Monday, September 28, 2015

Stonehenge and Epsom

Stonehenge. I grew up with a dad that always had possession of the remote control. When I wanted to watch ScoobyDoo, Smurfs or The Flintstones, Dad would come in from working on his car and make some comment about how the show was dumb because a.) the plot was always the same, b.) it had no point, c.) Fred was always lying to Wilma and was therefore a bad example. Then Dad would plop down in his chair and switch the station to PBS or the Discovery Channel so we could learn about mating habits of pelicans. I grew to love shows like This Old House, Masterpiece, and Nova. If there was a show about history, nature, science or different cultures or countries that's what we would watch. From the time I was a little girl and I first learned about it on public television, I have wanted to see Stonehenge, so this was a pretty awesome way to start off our day. We bought early tickets so we could be at the inner circle when the site opened at 9:00 AM. That meant an early departure from Sannacott and more driving for me--about two hours of it.

Stonehenge selfie. I thought my hair was an accurate representation of what the weather was like that day: windy.

Stonehenge is every bit as impressive and mysterious in person as one might think. We downloaded a walking tour and were able to make our way around the circle at our leisure then we checked out the museum and neolithic houses. I'm not sure what else to say about it without going into a history lesson except to say that Stonehenge rocks! <----See what I did there?

From Stonehenge we had another hour and a half drive to Epsom. Epsom is where my mom lived when she was in England with her family in the 60s. We visited the street where she lived: Walnut Close, and she pointed out her old house and the houses of the other families they knew there.

Mom in front of her old home on Walnut Close.

We had an appointment with the headmistress at Rosebery School for Girls where my mom had attended school while she lived in Epsom. She gave us a very long thorough tour of the school (more than what we had in mind actually--we got the impression she wanted us to make a donation) and we got to see what a first rate institution it is.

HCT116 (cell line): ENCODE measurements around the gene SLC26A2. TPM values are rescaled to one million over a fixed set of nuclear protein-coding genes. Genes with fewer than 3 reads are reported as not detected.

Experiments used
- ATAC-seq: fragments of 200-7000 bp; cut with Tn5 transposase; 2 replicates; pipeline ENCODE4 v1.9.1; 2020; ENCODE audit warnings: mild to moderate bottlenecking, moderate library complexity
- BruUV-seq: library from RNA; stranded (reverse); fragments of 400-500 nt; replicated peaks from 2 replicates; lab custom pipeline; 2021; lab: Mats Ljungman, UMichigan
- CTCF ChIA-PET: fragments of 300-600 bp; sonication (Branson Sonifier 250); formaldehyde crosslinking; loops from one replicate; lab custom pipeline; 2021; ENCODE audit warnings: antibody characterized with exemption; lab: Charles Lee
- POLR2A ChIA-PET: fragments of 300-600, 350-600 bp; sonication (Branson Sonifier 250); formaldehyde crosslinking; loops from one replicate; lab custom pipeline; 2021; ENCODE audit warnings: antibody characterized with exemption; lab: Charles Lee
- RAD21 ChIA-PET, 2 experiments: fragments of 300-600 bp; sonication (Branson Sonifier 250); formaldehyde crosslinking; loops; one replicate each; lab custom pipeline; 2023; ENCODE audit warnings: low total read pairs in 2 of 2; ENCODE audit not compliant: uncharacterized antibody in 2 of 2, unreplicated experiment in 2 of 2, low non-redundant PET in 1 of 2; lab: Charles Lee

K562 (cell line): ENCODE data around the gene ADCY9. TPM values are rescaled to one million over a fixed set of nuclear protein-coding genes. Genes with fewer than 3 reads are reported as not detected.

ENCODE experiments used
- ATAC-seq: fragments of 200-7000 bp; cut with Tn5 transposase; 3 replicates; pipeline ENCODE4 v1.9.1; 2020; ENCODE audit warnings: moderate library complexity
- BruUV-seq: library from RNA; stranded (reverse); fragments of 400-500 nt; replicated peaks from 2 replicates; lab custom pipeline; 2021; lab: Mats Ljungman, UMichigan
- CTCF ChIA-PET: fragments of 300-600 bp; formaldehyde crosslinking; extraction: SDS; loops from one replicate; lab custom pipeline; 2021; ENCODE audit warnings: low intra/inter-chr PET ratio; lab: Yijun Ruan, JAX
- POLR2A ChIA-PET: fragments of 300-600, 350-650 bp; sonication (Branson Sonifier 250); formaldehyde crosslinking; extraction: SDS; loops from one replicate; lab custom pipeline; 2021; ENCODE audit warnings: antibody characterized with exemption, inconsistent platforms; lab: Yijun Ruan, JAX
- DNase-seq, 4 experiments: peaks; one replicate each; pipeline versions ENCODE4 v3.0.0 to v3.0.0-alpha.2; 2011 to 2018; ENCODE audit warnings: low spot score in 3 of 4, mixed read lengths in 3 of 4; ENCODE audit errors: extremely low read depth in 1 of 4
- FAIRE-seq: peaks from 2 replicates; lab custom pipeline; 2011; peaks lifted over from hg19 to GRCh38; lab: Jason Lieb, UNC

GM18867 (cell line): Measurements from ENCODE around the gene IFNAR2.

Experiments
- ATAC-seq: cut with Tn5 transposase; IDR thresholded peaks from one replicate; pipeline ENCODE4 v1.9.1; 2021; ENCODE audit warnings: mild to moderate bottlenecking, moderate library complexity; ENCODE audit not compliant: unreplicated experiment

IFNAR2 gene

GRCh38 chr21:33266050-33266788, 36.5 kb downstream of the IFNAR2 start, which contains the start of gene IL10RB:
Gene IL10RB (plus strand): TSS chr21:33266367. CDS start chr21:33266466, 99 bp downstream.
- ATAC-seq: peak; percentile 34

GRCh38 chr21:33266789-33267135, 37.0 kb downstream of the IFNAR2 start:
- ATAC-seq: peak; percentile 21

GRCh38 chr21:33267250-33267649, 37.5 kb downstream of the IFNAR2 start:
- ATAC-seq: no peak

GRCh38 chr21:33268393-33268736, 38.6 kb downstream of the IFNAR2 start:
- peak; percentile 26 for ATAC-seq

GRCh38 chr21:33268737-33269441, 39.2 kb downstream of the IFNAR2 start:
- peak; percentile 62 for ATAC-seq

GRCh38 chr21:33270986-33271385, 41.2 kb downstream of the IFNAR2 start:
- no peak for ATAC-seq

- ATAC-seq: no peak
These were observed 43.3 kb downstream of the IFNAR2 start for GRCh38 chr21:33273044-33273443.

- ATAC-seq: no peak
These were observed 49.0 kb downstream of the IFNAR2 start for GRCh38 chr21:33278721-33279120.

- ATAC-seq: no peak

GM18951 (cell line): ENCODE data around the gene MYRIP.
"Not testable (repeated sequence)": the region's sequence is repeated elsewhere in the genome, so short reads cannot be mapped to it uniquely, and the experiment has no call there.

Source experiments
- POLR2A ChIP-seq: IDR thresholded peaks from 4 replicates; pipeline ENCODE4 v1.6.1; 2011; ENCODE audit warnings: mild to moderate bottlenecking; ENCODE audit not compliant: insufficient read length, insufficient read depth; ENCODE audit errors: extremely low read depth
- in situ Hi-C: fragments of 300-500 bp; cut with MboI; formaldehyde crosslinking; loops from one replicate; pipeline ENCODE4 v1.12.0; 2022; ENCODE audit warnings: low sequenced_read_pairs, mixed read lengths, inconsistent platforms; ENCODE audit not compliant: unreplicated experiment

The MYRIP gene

This is where my mom went every morning for prayers when she arrived at school. I half expected to see Miss Trunchbull and Bruce Bogtrotter with an enormous chocolate cake on the stage at the front.

The amount of lines painted on their gym floor was mind boggling. Mom told us about learning the Scottish Sword Dance in physical education when she was at school there.

By the time we were done at the school we were ready for lunch so we headed into downtown Epsom. It was probably one of the most stressful places we drove due to the traffic. It is more of a bedroom community for London now--much larger than when Mom was there.

We saw that there was some public parking and were trying to find our way to it. We ended up going the wrong way down a one way street. There was a man standing on the sidewalk waiting for someone and he looked at us like we were total morons and gave us a big "What the heck are you doing?" shoulder-shrug gesture so I did what any reasonable person would do in this situation and I stuck my tongue out at him as we were making our 8 point turn around to get back to the parking garage. Once we were parked we ended up leaving Mom in the car and Anne and I went into the mall (after two different people that we asked told us "you can't miss it" when we asked directions to the entrance) to get some cash and some lunch.

We committed what I would have considered a cardinal sin before this point and just bought some cheeseburgers at McDonald's--I mean really, who eats at McDonald's when they are in a foreign country? I certainly didn't think I would, but for expediency and economy we decided it would be best. In our defense their burgers were slightly different than the burgers you get in America. For one thing they are made with English and Irish beef instead of American; for another the patties are huge and stick out all around the bun's edges. Anyway, it mostly just tasted like McDonald's but it held body and soul together.

We managed to get out of the car park going with the flow of traffic this time and had to fill up the car and then track down the rental car office so we could return it. I was so relieved that my driver's license had arrived just that day from Ireland. When we found it was missing at the Birmingham Airport, Anne thought that maybe the guy in Donegal had forgotten to give it back. She called when we arrived in Stow the first day in England and sure enough it was still in their copy machine in Donegal. She told him to mail it to Leatherhead near Epsom where we would be returning the rental. It had taken all that time to arrive, but it made it.

The employees at Enterprise in Leatherhead were great. One of the guys was from South Molton where we had been a couple of days earlier so we talked about driving in the hedges. He drove us to the train station so we could ride into London. We had to ask for lots of help with the train since it was our first time ever riding a train in England, but as we found during our entire trip, people were so kind and willing to help us. We got our tickets and took the train to Kings Cross Station.

I loved riding the train. It was very low stress and it made for good people watching. The tracks were slightly elevated above the houses in several areas--the train tracks must have been situated on a hill. As we got closer to the city we saw the roofs and chimneys of hundreds of houses stretched out for miles. It seemed like a scene from a Dickens novel. I wish I had gotten some pictures, but if you need help imagining it, I'm sure if you read Hard Times or Oliver Twist you'll get the gist.

To Be Continued. . .

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